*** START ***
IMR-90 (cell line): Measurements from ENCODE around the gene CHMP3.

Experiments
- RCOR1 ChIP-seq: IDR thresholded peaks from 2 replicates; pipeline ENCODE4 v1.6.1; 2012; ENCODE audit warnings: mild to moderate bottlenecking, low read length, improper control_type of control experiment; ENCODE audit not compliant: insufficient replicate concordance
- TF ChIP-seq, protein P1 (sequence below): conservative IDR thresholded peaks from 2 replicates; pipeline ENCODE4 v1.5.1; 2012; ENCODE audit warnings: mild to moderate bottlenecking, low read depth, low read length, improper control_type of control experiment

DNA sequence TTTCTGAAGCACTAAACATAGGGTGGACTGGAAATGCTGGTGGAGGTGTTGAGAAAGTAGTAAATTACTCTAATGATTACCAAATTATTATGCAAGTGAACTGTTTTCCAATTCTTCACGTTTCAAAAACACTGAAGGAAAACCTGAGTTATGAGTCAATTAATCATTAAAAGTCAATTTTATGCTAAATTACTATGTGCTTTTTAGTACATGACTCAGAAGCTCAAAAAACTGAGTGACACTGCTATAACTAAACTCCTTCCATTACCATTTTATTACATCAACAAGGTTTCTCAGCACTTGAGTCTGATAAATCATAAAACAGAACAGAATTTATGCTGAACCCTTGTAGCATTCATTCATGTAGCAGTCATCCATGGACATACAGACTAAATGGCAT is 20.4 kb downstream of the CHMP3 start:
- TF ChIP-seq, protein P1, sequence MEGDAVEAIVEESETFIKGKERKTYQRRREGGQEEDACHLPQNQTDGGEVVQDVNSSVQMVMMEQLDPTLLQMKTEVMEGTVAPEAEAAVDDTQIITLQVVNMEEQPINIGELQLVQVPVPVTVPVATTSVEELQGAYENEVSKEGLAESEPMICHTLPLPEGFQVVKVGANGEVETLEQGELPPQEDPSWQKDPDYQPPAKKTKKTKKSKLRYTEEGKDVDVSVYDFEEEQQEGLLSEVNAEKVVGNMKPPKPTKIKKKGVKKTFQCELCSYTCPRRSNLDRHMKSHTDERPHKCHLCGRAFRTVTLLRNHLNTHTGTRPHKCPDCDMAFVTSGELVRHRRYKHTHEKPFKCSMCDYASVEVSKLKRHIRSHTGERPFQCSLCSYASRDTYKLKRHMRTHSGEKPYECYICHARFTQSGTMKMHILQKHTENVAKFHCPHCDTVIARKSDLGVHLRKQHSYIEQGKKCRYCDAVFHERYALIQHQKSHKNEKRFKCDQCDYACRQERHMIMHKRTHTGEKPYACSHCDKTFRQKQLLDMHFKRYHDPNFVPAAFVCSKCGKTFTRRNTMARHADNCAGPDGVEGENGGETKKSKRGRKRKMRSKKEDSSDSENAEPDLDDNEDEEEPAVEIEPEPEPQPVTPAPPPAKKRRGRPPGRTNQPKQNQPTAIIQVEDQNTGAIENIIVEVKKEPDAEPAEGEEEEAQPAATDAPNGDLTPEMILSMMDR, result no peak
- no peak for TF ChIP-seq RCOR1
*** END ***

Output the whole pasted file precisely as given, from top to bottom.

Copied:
IMR-90 (cell line): Measurements from ENCODE around the gene CHMP3.

Experiments
- RCOR1 ChIP-seq: IDR thresholded peaks from 2 replicates; pipeline ENCODE4 v1.6.1; 2012; ENCODE audit warnings: mild to moderate bottlenecking, low read length, improper control_type of control experiment; ENCODE audit not compliant: insufficient replicate concordance
- TF ChIP-seq, protein P1 (sequence below): conservative IDR thresholded peaks from 2 replicates; pipeline ENCODE4 v1.5.1; 2012; ENCODE audit warnings: mild to moderate bottlenecking, low read depth, low read length, improper control_type of control experiment

DNA sequence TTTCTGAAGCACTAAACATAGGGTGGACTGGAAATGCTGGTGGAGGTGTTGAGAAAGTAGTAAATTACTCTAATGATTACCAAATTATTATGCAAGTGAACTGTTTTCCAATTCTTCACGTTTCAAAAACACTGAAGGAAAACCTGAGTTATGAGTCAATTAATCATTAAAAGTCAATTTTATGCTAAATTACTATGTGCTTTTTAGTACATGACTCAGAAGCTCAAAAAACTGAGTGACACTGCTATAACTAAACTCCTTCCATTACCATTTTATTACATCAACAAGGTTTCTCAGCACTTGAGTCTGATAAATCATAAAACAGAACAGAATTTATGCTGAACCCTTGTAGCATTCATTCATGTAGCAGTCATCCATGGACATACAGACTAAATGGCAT is 20.4 kb downstream of the CHMP3 start:
- TF ChIP-seq, protein P1, sequence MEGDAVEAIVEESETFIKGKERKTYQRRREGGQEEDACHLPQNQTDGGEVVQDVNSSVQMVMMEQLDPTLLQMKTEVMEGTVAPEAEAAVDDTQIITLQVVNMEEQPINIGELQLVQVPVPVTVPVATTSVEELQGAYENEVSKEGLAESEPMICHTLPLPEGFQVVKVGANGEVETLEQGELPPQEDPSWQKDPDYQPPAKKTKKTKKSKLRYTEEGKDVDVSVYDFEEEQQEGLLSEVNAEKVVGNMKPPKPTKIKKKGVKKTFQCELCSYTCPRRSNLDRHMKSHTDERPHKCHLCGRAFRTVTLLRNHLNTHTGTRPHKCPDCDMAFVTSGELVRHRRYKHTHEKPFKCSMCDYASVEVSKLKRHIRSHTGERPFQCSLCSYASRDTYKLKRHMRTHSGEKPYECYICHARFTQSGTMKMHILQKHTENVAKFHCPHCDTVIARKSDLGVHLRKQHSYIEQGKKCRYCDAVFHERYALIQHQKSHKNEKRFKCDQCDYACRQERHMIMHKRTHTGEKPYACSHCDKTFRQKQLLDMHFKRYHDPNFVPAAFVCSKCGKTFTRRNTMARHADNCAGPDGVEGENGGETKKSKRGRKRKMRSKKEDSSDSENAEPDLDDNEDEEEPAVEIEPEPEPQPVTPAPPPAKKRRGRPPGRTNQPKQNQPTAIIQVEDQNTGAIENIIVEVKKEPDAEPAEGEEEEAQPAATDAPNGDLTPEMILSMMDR, result no peak
- no peak for TF ChIP-seq RCOR1